Sydney (scroll down to read more)
Kings Cross, Sydney's red-light district started out as an urban bohemia in the 1930s: home to artists, writers, actors and, later, hippies and soldiers on rec leave from Vietnam looking to relieve their tensions.
It wasnt what youd call a middle-class idyll, but by the 1990s it had changed again. Illegal casinos, bent cops, hookers, hard drugs, strip clubs and crime lords turned the neighbourhood into a more sinister proposition. Then, as the new millennium arrived, so did the changes.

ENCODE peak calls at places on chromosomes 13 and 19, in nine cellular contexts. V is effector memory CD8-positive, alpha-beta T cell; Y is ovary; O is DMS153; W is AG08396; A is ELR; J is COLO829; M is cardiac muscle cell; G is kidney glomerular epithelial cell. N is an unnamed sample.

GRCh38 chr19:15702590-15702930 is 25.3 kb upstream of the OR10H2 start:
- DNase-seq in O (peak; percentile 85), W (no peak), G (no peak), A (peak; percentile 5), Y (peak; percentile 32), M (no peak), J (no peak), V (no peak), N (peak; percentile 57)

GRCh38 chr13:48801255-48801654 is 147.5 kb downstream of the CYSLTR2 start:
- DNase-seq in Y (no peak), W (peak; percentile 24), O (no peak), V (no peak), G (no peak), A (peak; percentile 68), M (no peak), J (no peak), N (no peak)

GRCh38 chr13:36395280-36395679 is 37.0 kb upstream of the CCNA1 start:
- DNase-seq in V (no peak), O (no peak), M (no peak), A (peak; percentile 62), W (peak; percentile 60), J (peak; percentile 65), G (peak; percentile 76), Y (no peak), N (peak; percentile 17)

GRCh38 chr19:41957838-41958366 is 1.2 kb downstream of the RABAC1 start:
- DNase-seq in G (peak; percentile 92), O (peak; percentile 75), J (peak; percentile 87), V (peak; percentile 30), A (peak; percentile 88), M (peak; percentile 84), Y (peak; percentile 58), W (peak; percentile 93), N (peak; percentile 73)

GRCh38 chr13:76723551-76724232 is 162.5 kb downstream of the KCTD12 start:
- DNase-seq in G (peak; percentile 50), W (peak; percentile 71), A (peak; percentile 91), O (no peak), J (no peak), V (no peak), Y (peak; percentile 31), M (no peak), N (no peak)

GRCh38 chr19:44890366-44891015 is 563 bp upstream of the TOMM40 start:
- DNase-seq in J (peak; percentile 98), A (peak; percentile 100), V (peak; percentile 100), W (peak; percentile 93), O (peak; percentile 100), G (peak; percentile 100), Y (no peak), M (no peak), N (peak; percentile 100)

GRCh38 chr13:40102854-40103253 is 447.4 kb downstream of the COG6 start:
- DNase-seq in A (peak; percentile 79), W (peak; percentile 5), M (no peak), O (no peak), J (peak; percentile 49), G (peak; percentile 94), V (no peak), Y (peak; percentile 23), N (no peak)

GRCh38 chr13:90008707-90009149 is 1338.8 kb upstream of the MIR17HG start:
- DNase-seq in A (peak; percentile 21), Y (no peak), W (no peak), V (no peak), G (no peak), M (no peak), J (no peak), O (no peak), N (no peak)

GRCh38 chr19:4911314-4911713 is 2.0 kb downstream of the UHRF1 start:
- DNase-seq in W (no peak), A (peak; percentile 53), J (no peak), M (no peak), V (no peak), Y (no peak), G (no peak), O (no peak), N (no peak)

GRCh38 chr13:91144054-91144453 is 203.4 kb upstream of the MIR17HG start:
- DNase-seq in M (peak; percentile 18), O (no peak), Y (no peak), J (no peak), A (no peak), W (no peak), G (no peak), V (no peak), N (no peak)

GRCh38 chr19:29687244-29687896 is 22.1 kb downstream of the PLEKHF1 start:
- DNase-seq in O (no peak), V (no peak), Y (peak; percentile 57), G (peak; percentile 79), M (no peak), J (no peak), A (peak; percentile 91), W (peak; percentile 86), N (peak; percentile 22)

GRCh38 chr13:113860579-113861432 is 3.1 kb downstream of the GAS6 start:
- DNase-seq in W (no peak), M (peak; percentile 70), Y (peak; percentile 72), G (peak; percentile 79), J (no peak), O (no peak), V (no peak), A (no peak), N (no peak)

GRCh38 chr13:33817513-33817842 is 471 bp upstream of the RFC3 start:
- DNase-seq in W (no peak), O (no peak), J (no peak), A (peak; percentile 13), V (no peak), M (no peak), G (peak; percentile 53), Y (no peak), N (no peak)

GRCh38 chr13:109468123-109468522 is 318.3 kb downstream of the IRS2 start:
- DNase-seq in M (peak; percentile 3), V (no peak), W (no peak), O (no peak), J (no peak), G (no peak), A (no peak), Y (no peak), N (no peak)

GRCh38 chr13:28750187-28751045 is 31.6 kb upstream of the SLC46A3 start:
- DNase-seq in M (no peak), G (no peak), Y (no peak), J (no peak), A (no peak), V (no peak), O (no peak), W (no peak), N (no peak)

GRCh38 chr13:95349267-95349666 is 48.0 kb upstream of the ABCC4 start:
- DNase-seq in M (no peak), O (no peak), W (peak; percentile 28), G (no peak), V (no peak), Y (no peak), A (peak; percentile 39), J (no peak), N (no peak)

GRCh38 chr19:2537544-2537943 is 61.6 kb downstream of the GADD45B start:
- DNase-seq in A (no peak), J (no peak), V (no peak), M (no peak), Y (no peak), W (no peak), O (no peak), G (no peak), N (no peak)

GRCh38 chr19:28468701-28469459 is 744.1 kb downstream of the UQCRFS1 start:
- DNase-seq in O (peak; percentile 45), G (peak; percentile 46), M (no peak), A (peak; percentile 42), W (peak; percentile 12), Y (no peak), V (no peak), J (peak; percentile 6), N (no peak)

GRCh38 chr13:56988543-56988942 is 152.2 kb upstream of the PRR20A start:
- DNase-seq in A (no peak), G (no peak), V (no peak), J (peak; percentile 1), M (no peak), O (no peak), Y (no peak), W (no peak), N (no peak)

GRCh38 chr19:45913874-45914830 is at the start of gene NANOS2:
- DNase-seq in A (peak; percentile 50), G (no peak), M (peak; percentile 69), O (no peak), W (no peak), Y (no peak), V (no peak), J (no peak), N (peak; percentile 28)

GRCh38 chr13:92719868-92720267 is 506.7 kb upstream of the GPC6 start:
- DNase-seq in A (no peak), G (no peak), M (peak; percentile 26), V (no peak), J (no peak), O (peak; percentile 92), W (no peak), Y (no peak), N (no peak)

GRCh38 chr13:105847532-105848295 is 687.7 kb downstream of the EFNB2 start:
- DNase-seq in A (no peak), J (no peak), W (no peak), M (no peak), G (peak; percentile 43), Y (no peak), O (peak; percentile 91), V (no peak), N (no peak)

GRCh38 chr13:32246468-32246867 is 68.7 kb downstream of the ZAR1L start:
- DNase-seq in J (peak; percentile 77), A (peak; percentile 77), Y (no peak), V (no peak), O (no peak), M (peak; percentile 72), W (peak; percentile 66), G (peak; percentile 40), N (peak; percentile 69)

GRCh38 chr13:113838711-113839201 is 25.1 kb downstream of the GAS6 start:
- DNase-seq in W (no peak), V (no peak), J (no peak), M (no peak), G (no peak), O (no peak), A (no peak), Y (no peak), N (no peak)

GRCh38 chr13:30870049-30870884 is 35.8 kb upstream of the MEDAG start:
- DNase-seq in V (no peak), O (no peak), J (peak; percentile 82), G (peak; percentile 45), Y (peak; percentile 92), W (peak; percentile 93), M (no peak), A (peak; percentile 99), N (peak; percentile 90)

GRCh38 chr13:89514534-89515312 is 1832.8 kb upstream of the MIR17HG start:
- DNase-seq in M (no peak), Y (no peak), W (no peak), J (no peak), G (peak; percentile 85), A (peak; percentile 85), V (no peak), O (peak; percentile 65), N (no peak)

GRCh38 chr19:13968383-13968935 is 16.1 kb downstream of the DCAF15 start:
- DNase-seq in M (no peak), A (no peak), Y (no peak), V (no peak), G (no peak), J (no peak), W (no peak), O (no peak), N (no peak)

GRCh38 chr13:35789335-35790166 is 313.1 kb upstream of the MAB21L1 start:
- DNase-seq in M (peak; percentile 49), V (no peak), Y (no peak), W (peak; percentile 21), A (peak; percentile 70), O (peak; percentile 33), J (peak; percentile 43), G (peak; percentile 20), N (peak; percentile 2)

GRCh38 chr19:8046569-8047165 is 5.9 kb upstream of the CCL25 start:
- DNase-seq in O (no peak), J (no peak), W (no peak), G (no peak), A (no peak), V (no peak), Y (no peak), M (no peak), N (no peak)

Successive Lord Mayors, Lucy Turnbull and Clover Moore, pushed for a cleaner Cross. There was a $15 million facelift, regulation of the sex industry and a stronger police presence (a Royal Commission into corruption in the mid-1990s had purged the force). Even the strip club spruikers were told to get some manners or face banishment. A string of bars and clubs appeared, while legendary trouble spots closed. Apartment prices sky-rocketed and the traditional residents have been forced further into the suburbs. While some applaud, others are sure that a part of Sydneys identity has been lost forever.
Writer Carrie Hutchinson